I have mentioned before that I'm a writer. I'm also rather burdened by Imposter Syndrome so, although I have written a lot and even published a fair few things, I often question that label for myself since, well, I haven't written that novel yet. Quite apart from the fact that you don’t need to write a novel to be a writer, it’s a rather silly extension of the way of feel about my work in general which does rather get in the way. Anyway, I do try to read (part of a writer is reading, for me at least). I read serendipitously and opportunistically and, like a good many other people I suspect, I have a few different piles of physical books around the place, on top of a few dozen in my Kobo (I have a Sage and I love that I can scribble on it). Part of my reading is around the practice of writing, which was spurred by Stephen King's excellent On Writing a while ago and has grown into a bit of a thing all by itself. I am in the middle of reading Dear Writer, You Need to Quit by Becca Syme, which I have recently discovered is part of a set of 5 “Quitbooks” (a tagname, now there’s a thing). It has the promisings of an interesting book on the craft – not as funny or deep as Lamott’s essential Bird by Bird, but then, there are good reasons the latter is an out and out must-read for pretty much anyone. And who knew that “Strength” was a registered trademark? Well, Gallup, I suppose. One of the first things Syme gets to us needing to quit is accepting premises of things that we hear. She calls this Questioning the Premise (QTP). Like – her example this – you can’t edit an empty page. This is a premise Syme says should be questioned. I agree with her on this – I tend to edit my blank pages in my head many times over before I actually get stuff down on paper or screen. For any review or letter or page of research I write down there have been many hours of seemingly non-work whilst what I want to write sorts itself into a semblance of order in my head. Most of what I have ever written and published is ‘first draft’ – as in, was what I put on the paper in the first place – but has been through several revisions before it saw the light of day. How do I do this for research papers where I need to put references and such in? By remembering, synthesizing and writing, then adding the references later! The idiom is “if you want to be a writer, write!” whereas for me and (it seems) many others, it really should be “if you want to be a writer, potter about with something else while the words make their picture in your head. Then write!” The questioning of premises is the point of the essay you are now reading. Actually, the questioning of one premise in particular that has been doing the rounds, as it were, more and more recently: that *things are better face to face*. Spoiler: I don’t believe that this is necessarily so. We’ve lived through some terrible times in the past couple of years – lockdowns, deaths (5 million and counting), ‘restrictions’ (news flash: requiring masks is not a restriction) and more. Many people have suffered simply because of lockdowns. Humans are apparently social animals – at least that’s what everyone wants to assert at the moment – and suffer if they can’t interact socially with each other. What’s more, the received wisdom says, students should be in a class to learn, they are suffering for being out of school. And then there’s the “everything is better face to face.” Why? Why is everything better face to face? Do we think better when a few inches from another human being? Are we more articulate? Are we more interesting? Are all of us social in the way people think they mean when they say we are? At the risk of becoming unpopular I’m going to go out on a limb and suggest that everything isn’t better – or at the very least doesn’t have to be – face to face. Some things are. Being in love is better face to face. Seeing your parents? Yes. I miss my parents and siblings in the UK. I don't miss traveling there except for my little stop, every time, at Birdlip Hill to say hello or goodbye to England (I have come to realize I don't miss travelling at all). Sharing food and drink, sure. Concerts? Yes, I’d say so. But some things just aren’t necessarily better face to face: Meetings. Lectures. Shyness. Speaking out. Being different. For many of us, lockdowns have opened up a vast new set of experiences, possibilities, ways of doing things and ways of being that our gregarious, noisy society frankly denied us before. It has been a joy (I use the word in the correct sense that Zadie Smith examines). I teach at a university. It has the distinction (I use the word wisely) of having a student body with a great many immigrants – often first or second generation. Sometimes English is not their first language, or at least not that of their parents. Often they are the first people in their family to go to a university, with the attendant pressures thereof. In the past couple of years some of my students haven’t even been in Canada because they got stuck someplace or got their visa but caught in travel bans. It’s been a wild ride, hasn’t it? I’ve noticed in the classes I teach that the interactions with my students have been deeper and more meaningful and reasoned online than they ever were in person. They've also been fun. I can't recall laughing out loud in any face to face tutorial, but this past semester it was every week. Every week I have also been totally wiped out by the end of a synchronous teaching session, however short. I put every single piece of me into those sessions and the rewards are manifest, not just engaged students but totally engaged me. And exhausted me, but thankfully I have a very understanding family. I’m not saying I’m a bad teacher face to face, I’m saying I’m a better one online. There is a significant minority of students who not only enjoy, but also flourish, in the online setting. They are more willing to contribute their thoughts in class, they are more willing to be vulnerable in front of their peers, and they are more able to engage on their own terms in an environment that is inherently more democratic than the traditional mode of education we are all so desperate to get back to. This last is interesting right? Technology isn’t democratic – it’s expensive, elitist, inaccessible to many even in the ‘right’ socio-economic space. But education isn’t democratic either. It’s an exercise in power by those who know things over those who don’t, where we spend half the time telling people the things we know without listening to their stories, and the other half putting them through dead-end assignments or stressful exams so that they can prove to us we’re good at getting them to learn stuff. It requires that students turn up to classes or they won’t get the material. It requires them, in sum, to put their own lives in limbo while they learn about what we say is important. Yes, I’m exaggerating. No, not by much. Teaching online isn’t like that, or at least it shouldn’t be (teaching face to face shouldn’t be either, but you have to start somewhere). We’ve learned in the past short while that we can do it, what works, and how it works, and many of my colleagues have made great strides in bringing the best out of our students. The best, not just ‘good enough’. What’s more, we’ve often been able to get the best out of ourselves too. My own experiences has helped me grow as a teacher, a student, a listener and a parent. I have grown, so very much. As for us as teachers, we’ve engaged with people on their own ‘ground.’ We’ve shown ourselves to be human beings, with our own lives and stories, and it has brought out some amazing things. When we’ve been doing it right, we’ve shared and discussed with instead of talked at and we’ve all – students and teachers – grown as a result. I suspect that for some teachers this has been a deeply uncomfortable experience. It’s nice to be looked up to, respected, listened to and to have power of some kind. There's a sense of your place in the world where we have so little control and which seems to be less viable every single day. But let’s not pretend that all children learn better when they’re stuffed into a classroom with other children. Many of them learn better at different paces than the (not particularly wise) crowd. For some of them the crowd slows them down, for others, it’s too fast or too stimulating. My own schooling was a mix of terror and boredom for various reasons and informs my own view of educational facilities. One size does not fit all. Whilst many children thrive in the social atmosphere of the classroom, many children, my own and others, have done better outside of the traditional classroom environment because they don’t thrive there. They just survive there. Let’s get over the premise of everything being better face to face. It’s false anyway and it does many of us little to no good to perpetuate it. Everything is not always better face to face. We don’t need to be face to face to make wonderful things happen.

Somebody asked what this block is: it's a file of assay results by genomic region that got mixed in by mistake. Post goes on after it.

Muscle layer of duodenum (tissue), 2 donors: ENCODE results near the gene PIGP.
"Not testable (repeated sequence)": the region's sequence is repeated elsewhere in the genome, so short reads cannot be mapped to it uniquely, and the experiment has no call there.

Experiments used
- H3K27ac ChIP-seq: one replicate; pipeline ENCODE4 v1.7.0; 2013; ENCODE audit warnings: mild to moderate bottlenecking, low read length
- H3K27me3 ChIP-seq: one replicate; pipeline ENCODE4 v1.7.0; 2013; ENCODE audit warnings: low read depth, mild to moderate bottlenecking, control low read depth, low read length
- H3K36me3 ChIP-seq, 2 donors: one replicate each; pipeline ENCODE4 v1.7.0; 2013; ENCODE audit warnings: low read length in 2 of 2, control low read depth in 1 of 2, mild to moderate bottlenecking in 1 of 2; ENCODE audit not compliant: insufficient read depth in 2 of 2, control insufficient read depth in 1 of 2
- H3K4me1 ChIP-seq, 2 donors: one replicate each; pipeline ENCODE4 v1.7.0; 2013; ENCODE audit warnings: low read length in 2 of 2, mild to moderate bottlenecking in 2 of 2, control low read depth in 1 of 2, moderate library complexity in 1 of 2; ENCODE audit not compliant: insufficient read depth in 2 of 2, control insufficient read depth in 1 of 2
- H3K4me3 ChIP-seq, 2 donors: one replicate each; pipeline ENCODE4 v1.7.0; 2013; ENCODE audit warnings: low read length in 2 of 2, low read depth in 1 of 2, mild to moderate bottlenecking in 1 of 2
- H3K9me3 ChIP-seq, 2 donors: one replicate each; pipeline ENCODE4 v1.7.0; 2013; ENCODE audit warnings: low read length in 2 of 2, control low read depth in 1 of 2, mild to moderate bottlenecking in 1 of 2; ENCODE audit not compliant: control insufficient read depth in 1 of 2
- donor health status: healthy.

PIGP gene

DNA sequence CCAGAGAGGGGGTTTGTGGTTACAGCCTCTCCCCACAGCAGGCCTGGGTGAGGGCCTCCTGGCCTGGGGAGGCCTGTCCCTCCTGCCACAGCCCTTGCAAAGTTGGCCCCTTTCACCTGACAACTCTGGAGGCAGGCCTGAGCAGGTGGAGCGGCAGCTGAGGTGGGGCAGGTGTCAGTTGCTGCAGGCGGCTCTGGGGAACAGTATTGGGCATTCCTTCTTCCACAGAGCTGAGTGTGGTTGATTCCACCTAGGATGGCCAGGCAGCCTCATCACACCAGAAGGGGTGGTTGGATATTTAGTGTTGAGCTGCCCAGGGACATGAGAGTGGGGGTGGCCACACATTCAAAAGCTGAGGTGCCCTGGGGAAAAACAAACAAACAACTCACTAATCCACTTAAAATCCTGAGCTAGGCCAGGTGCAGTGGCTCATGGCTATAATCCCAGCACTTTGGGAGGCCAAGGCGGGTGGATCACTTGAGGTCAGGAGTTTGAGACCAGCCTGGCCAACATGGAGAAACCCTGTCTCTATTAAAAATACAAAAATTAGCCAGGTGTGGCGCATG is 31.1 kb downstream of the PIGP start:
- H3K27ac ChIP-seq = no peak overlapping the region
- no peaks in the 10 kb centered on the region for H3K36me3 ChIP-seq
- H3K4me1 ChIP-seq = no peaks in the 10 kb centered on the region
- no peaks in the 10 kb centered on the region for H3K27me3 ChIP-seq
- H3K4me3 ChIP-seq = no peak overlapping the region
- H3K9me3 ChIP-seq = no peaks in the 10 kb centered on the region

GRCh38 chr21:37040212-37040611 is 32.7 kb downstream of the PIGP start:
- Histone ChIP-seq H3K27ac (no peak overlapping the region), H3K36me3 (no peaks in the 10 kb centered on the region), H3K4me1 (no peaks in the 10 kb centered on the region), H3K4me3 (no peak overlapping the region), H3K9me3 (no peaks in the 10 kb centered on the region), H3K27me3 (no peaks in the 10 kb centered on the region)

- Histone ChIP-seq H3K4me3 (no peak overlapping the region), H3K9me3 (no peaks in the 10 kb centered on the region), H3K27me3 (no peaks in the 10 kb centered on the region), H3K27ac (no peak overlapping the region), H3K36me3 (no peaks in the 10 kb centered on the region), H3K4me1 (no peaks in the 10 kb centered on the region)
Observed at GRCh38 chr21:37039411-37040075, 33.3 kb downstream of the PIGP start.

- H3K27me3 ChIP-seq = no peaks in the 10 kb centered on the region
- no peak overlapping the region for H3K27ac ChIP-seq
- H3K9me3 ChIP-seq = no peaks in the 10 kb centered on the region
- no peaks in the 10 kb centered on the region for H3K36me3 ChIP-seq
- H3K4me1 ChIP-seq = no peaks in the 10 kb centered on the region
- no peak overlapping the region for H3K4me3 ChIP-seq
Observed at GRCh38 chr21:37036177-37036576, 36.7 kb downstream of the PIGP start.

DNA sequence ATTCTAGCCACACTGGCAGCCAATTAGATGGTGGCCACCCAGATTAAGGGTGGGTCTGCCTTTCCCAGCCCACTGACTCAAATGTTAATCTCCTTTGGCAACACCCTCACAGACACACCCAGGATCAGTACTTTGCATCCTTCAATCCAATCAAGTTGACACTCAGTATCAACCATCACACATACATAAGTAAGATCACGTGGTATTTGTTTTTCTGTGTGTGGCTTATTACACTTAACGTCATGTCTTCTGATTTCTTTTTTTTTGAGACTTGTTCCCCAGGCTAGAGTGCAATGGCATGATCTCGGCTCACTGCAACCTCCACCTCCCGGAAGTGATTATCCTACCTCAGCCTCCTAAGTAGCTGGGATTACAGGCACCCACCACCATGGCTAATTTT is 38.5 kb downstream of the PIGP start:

December 19th, 2021